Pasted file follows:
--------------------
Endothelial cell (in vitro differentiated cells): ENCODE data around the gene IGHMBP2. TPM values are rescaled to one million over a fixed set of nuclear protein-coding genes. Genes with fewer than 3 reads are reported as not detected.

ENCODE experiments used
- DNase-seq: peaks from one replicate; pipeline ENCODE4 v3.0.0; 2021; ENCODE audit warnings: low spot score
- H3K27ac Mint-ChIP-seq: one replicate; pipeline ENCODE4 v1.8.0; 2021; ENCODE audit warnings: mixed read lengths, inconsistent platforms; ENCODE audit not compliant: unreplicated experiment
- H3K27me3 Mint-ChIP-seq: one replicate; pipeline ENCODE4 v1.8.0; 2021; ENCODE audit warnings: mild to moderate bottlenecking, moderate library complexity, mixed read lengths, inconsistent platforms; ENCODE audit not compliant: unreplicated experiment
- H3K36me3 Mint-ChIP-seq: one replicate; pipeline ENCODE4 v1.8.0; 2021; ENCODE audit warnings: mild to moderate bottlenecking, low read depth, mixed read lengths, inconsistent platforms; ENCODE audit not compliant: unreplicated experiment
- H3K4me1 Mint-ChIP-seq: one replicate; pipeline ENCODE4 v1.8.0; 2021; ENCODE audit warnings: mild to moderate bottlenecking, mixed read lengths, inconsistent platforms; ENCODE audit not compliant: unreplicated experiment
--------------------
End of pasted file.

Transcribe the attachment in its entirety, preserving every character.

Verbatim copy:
Endothelial cell (in vitro differentiated cells): ENCODE data around the gene IGHMBP2. TPM values are rescaled to one million over a fixed set of nuclear protein-coding genes. Genes with fewer than 3 reads are reported as not detected.

ENCODE experiments used
- DNase-seq: peaks from one replicate; pipeline ENCODE4 v3.0.0; 2021; ENCODE audit warnings: low spot score
- H3K27ac Mint-ChIP-seq: one replicate; pipeline ENCODE4 v1.8.0; 2021; ENCODE audit warnings: mixed read lengths, inconsistent platforms; ENCODE audit not compliant: unreplicated experiment
- H3K27me3 Mint-ChIP-seq: one replicate; pipeline ENCODE4 v1.8.0; 2021; ENCODE audit warnings: mild to moderate bottlenecking, moderate library complexity, mixed read lengths, inconsistent platforms; ENCODE audit not compliant: unreplicated experiment
- H3K36me3 Mint-ChIP-seq: one replicate; pipeline ENCODE4 v1.8.0; 2021; ENCODE audit warnings: mild to moderate bottlenecking, low read depth, mixed read lengths, inconsistent platforms; ENCODE audit not compliant: unreplicated experiment
- H3K4me1 Mint-ChIP-seq: one replicate; pipeline ENCODE4 v1.8.0; 2021; ENCODE audit warnings: mild to moderate bottlenecking, mixed read lengths, inconsistent platforms; ENCODE audit not compliant: unreplicated experiment